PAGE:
Community Research and Development Information Service - CORDIS

FP6

HEATTOP — Result In Brief

Project ID: 30696
Funded under: FP6-AEROSPACE
Country: Germany

Measuring up to potential

A team of scientists has developed sensors and probes critical to the operation of gas turbines in aero engines. These technologies are also applicable to stationary power generation facilities.
Measuring up to potential
Instrumentation is a key generic technology that plays a role in the development, cost-efficiency and competitiveness of gas turbine products. The gas turbine environment poses a set of unique challenges to instrumentation, as the drive towards greater efficiency steadily increases temperature and pressure levels in engines.

Since it is not possible to place existing sensors in the hottest regions of the turbine, outside measurements are used to model and estimate conditions inside it. However, inaccuracies can lead to compromised instrumentation capability, which holds back gas turbine engine development. This situation has also generated uncertainty in design methods and predictions of the lifetime span of components.

The 'Accurate high temperature engine aero-thermal measurements for gas-turbine life optimisation, performance and condition monitoring' (Heattop) project addressed the need for improved instrumentation to be used in the design, development and performance monitoring of aero engines and industrial gas turbines for power generation. The EU-funded project's main objective was to develop accurate high temperature measurement technologies or sensors for measuring pressure, temperature and tip clearances.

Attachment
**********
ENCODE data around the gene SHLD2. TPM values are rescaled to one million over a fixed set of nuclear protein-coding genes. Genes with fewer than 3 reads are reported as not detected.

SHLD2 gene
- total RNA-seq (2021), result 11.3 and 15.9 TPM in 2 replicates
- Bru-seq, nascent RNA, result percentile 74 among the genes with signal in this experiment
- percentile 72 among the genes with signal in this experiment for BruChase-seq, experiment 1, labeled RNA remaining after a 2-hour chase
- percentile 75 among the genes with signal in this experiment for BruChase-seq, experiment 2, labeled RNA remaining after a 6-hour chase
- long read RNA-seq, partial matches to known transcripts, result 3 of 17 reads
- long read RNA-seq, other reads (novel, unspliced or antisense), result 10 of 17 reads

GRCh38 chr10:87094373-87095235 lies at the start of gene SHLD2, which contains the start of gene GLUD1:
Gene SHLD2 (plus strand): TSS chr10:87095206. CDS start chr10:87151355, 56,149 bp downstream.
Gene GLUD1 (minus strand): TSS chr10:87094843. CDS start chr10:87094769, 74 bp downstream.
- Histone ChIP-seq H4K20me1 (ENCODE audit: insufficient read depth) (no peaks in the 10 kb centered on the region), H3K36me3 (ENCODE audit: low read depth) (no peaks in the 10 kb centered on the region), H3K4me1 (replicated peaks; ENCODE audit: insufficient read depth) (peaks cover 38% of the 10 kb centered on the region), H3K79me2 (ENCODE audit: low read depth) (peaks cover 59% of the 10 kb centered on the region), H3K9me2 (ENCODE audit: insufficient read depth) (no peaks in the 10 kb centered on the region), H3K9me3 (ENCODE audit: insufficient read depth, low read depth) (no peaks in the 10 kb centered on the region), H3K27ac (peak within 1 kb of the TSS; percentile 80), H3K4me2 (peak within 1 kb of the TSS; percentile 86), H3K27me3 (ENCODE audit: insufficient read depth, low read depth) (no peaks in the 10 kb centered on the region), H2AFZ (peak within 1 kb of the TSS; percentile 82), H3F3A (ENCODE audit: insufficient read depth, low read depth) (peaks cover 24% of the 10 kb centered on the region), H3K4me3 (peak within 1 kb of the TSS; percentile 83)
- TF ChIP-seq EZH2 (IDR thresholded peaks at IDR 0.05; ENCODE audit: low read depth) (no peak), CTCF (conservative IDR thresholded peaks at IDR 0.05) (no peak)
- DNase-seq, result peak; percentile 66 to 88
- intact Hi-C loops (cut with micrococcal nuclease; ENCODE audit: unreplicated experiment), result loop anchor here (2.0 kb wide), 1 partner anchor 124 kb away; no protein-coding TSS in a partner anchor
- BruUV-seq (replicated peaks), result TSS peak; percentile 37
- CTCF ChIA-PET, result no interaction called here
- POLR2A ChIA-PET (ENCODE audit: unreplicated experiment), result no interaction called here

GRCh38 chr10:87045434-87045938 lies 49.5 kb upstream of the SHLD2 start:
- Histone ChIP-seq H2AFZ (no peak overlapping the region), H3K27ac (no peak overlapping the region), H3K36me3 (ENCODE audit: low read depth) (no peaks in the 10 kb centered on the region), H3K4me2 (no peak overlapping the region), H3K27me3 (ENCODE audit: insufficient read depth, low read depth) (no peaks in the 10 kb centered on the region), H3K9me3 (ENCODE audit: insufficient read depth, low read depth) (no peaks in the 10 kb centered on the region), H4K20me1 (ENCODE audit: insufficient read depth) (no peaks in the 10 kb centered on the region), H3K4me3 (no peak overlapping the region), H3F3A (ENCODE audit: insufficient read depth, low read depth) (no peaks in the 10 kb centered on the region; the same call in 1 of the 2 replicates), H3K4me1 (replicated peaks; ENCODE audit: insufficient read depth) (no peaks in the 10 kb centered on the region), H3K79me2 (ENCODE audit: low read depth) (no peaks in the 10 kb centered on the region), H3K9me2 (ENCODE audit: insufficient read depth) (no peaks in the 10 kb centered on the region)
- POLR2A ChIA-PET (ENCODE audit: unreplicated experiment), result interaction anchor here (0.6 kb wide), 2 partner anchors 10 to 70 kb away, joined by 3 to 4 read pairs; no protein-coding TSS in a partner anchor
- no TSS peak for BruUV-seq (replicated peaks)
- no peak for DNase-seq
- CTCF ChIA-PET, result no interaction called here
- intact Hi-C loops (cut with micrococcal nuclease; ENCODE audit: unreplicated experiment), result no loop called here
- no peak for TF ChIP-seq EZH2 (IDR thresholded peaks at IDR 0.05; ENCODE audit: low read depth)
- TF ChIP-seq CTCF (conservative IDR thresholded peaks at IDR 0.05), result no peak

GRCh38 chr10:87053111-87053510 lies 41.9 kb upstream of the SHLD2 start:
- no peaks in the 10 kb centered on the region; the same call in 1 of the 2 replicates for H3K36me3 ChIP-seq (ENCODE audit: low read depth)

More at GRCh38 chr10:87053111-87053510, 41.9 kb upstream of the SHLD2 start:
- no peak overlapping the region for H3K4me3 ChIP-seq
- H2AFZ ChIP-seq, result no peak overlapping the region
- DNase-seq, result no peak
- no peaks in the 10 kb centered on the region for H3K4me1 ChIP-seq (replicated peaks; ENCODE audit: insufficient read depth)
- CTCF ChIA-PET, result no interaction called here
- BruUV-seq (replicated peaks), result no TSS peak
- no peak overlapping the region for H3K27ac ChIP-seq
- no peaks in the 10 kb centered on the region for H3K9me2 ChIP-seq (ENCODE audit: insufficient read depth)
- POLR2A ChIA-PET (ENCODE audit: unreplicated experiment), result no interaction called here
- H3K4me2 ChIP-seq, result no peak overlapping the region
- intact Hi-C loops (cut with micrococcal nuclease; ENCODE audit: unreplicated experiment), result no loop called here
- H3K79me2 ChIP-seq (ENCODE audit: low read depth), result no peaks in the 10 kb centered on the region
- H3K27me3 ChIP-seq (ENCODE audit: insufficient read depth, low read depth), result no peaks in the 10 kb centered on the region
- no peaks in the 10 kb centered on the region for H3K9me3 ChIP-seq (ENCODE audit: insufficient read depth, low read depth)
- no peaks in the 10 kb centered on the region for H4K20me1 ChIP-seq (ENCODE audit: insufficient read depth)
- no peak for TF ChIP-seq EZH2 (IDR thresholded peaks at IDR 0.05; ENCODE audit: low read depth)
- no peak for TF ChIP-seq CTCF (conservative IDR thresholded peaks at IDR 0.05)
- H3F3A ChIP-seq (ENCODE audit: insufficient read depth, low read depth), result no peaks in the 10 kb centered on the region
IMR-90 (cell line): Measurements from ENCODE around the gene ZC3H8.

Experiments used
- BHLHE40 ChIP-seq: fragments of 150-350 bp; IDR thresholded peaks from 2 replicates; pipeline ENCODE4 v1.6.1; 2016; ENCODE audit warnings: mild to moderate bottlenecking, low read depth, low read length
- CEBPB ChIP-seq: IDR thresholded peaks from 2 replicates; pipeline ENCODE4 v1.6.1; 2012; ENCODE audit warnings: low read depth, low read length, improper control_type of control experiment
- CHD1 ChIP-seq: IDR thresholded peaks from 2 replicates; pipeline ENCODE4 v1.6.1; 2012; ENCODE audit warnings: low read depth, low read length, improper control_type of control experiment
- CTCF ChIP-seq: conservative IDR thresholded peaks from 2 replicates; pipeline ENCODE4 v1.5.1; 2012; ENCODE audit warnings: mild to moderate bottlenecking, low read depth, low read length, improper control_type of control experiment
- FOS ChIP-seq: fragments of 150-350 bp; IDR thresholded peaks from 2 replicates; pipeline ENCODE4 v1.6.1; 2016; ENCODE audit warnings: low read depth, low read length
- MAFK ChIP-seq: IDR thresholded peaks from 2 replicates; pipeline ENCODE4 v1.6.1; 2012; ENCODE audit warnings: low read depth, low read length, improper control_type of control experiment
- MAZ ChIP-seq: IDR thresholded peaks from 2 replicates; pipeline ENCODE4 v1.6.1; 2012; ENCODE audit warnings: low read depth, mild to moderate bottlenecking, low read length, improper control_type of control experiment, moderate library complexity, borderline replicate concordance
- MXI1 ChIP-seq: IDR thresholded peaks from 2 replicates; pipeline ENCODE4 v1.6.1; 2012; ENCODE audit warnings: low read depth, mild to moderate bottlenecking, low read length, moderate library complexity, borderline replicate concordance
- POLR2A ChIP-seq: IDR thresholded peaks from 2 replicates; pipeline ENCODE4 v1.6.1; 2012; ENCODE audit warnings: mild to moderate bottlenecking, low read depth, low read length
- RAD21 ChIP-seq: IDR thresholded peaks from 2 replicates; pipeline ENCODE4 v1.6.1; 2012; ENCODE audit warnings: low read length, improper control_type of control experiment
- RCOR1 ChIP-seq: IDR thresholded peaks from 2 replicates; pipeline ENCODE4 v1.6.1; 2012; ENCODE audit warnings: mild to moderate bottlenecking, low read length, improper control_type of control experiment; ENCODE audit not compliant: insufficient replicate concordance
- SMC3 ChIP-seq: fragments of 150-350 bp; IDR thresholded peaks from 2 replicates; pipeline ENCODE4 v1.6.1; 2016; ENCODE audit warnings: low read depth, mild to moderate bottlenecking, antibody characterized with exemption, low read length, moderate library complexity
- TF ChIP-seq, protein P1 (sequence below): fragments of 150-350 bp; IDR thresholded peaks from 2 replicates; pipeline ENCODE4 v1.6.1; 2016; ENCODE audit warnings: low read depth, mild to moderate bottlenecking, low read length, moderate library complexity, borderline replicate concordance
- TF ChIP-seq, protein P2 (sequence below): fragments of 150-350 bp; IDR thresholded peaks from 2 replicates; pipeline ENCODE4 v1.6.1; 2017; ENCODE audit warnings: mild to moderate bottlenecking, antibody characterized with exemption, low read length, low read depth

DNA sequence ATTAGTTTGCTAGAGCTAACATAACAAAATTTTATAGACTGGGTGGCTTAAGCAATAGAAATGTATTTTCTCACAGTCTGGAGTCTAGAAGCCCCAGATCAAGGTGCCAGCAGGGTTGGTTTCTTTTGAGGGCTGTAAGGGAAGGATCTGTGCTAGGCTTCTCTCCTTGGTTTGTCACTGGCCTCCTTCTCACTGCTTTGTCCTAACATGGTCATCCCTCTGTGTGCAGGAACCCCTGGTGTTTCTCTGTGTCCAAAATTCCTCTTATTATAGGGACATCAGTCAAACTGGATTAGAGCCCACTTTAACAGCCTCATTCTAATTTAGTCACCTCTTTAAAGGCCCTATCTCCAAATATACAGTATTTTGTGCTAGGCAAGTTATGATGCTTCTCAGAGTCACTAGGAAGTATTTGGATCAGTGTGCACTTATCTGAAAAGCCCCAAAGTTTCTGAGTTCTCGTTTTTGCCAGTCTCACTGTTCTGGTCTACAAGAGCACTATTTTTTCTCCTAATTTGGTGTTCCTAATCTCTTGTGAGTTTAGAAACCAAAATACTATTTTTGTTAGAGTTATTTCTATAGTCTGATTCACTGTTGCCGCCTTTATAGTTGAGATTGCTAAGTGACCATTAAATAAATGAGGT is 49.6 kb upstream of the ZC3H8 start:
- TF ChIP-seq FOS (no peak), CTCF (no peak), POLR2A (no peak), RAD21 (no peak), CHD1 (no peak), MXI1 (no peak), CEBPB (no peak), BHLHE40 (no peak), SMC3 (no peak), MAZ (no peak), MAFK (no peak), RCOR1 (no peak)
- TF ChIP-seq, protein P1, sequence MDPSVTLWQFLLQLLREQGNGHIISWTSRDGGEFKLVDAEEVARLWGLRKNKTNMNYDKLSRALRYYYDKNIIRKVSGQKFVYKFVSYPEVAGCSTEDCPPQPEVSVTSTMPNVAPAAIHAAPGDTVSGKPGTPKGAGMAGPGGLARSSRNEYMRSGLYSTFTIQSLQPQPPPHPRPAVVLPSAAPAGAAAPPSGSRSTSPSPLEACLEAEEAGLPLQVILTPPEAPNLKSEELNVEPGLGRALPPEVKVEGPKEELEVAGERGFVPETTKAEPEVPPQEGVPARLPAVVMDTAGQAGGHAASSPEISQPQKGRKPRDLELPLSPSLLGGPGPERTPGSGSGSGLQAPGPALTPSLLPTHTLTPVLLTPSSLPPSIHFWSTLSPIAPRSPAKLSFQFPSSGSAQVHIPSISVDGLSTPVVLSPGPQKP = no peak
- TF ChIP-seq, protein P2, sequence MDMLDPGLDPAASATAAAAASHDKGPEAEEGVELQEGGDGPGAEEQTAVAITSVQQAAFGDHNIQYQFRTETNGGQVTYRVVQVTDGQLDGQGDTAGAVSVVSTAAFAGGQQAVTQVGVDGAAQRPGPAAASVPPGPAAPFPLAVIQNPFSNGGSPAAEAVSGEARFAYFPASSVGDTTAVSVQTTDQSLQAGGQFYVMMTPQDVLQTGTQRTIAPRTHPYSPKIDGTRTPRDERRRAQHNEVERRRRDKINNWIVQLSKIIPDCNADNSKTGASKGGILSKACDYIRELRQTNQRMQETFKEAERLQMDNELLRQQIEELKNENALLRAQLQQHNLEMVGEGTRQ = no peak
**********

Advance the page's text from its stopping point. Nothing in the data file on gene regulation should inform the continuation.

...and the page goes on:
Project partners designed an advanced high-temperature thermocouple that permits measurements of temperature reaching as high as 1  200 degrees Celsius. One consortium partner developed and demonstrated fibre Bragg grating (FBG) sensors embedded in high-temperature components of gas turbines. Another project success was the development of a pyrometer: corrected/calibrated for transmission and fouling, this instrument is capable of self-inspection.

Other Heattop achievements include development of a non-intrusive temperature probe for online real-time measurements of the turbine inlet temperature, and uncooled fast-insertion temperature and pressure probes capable of surviving in a gas turbine engine's hottest parts.

Heattop outcomes allow knowledge to be gathered on temperatures and will prove very beneficial in improving on design and component life predictions, thus enhancing engine reliability.

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